Israel's justice minister on Wednesday pledged a full investigation into allegations that the controversial Pegasus spyware was used on Israeli citizens, including people who led protests against former premier Benjamin Netanyahu.

Pegasus, a surveillance product made by the Israeli firm NSO that can turn a mobile phone into a pocket spying device, has remained a source of global controversy following revelations last year it was used to spy on journalists and dissidents worldwide.

According to the business daily Calcalist, Pegasus was also used by police on citizens at the forefront of protests against Netanyahu last year, when he was still prime minister, as well as other Israelis.

Israeli police have firmly denied the report.

Public Security Minister Omar Barlev, a Netanyahu critic who took office as part of a new government that ousted him in June, offered a more nuanced defence.

There was "no practice of wire-tapping or hacking devices by police without a judge's approval", he said.

Israeli security forces have wide leeway to conduct surveillance within Israel with judicial approval.

But Tehilla Shwartz Altshuler, an expert at the Israel Democracy Institute think-tank, told AFP "you can't really ask for a court order authorising Pegasus" because Israeli law does not currently permit such invasive surveillance of its citizens.

"It is now clear that the current Protection of Privacy Law is not equipped to cope with today's reality," she said.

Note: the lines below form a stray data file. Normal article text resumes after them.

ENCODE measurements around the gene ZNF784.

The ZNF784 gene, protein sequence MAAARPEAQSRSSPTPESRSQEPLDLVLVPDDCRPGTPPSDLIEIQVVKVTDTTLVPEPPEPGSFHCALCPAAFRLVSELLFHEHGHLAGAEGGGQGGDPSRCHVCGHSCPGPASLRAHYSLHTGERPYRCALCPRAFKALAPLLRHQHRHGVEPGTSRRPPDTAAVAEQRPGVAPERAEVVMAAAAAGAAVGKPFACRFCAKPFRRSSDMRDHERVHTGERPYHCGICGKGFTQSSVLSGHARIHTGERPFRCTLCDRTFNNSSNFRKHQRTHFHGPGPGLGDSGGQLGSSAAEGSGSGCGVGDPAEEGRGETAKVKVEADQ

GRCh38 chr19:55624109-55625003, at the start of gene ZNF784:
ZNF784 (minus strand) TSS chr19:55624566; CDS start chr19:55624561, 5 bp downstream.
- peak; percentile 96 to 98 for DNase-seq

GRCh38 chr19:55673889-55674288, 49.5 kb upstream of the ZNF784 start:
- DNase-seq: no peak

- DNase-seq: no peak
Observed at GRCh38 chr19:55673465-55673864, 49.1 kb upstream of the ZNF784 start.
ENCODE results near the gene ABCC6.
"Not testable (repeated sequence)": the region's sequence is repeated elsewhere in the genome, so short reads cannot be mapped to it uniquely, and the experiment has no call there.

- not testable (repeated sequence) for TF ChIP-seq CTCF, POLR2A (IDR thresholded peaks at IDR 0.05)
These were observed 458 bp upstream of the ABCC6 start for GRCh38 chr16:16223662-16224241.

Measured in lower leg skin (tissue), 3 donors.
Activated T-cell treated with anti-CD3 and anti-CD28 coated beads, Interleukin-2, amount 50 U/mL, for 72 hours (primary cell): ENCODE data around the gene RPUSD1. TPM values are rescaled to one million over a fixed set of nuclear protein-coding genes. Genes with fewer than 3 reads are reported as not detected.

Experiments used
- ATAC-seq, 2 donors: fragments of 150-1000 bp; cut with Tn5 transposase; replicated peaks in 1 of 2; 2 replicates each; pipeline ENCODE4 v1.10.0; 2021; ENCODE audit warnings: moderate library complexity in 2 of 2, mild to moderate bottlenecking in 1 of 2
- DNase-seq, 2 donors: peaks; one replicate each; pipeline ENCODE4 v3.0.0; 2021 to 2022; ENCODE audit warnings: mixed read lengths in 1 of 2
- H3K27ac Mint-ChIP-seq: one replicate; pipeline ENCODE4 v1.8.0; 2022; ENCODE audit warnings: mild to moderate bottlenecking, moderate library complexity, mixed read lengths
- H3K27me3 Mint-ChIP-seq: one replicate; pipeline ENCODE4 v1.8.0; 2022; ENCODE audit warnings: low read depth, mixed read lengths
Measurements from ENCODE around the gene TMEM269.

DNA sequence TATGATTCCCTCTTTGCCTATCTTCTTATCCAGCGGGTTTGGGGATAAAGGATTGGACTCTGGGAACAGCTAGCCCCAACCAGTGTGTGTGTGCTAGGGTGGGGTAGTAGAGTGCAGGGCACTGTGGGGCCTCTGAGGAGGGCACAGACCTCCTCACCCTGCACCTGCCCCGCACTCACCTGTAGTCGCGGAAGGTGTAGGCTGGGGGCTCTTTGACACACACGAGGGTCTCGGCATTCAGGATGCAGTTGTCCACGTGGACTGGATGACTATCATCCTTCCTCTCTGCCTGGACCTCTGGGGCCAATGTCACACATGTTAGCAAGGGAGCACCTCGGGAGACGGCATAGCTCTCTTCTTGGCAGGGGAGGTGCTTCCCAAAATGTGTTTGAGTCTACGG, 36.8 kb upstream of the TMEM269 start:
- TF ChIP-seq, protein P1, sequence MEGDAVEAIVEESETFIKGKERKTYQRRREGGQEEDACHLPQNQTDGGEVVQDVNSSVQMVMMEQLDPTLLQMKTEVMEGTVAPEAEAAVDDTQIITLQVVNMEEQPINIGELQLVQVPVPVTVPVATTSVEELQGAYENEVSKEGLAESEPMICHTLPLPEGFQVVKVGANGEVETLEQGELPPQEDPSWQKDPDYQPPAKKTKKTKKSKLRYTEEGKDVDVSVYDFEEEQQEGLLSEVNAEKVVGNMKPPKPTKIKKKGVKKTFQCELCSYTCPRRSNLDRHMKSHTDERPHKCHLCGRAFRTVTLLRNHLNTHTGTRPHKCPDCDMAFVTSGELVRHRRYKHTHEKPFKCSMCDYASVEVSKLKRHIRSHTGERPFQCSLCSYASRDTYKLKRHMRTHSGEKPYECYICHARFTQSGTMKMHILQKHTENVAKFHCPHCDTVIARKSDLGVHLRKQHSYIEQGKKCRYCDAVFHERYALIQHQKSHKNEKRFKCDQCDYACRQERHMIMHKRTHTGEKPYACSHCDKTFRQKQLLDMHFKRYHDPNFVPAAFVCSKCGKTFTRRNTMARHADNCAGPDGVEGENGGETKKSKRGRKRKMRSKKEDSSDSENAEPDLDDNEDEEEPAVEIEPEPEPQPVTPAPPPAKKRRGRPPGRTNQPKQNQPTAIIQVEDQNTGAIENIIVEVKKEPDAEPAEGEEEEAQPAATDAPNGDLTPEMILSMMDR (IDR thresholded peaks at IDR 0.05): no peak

Smartphone shows the website of Israel's NSO Group which features 'Pegasus' spyware
Smartphone shows the website of Israel's NSO Group which features 'Pegasus' spyware AFP / JOEL SAGET

The justice ministry and State Comptroller's office both said they were looking into the Calcalist reports.

The Privacy Protection Authority, a division of the ministry, said use of Pegasus to monitor Israeli citizens" would constitute a "serious violation of privacy", announcing its investigation.

State Comptroller Matanyahu Englman said Tuesday he would expand his ongoing investigation into law enforcement's use of surveillance technology to include the latest Pegasus allegations.

He would in particular probe "the balance" between the "usefulness" of surveillance tools in investigations and "violations of the right to privacy".

Justice Minister Gideon Saar, another Netanyahu rival, told parliament Wednesday that he fully backed the probes.

"There is a huge difference between the claims in the Calcalist article and the police statements," Saar told the law committee in the Knesset, Israel's parliament.

"It's good that the state comptroller, who is an independent body, took upon himself to examine the issue," Saar said.

"In the (justice) ministry we were not aware of any activity without a court order. It is good that these things will be examined, and the public will receive the conclusions."

NSO would neither confirm nor deny it sold technologies to Israeli police, stressing that it does "not operate the system once sold to its governmental customers and it is not involved in any way in the system's operation".

"NSO sells its products under license and regulation to intelligence and law enforcement agencies to prevent terror and crime under court orders and the local laws of their countries," it said in a statement sent to AFP on Wednesday.

Israel's defence ministry, which must approve all exports of Israeli-made defence industry products, has also opened an investigation into sales of Pegasus overseas.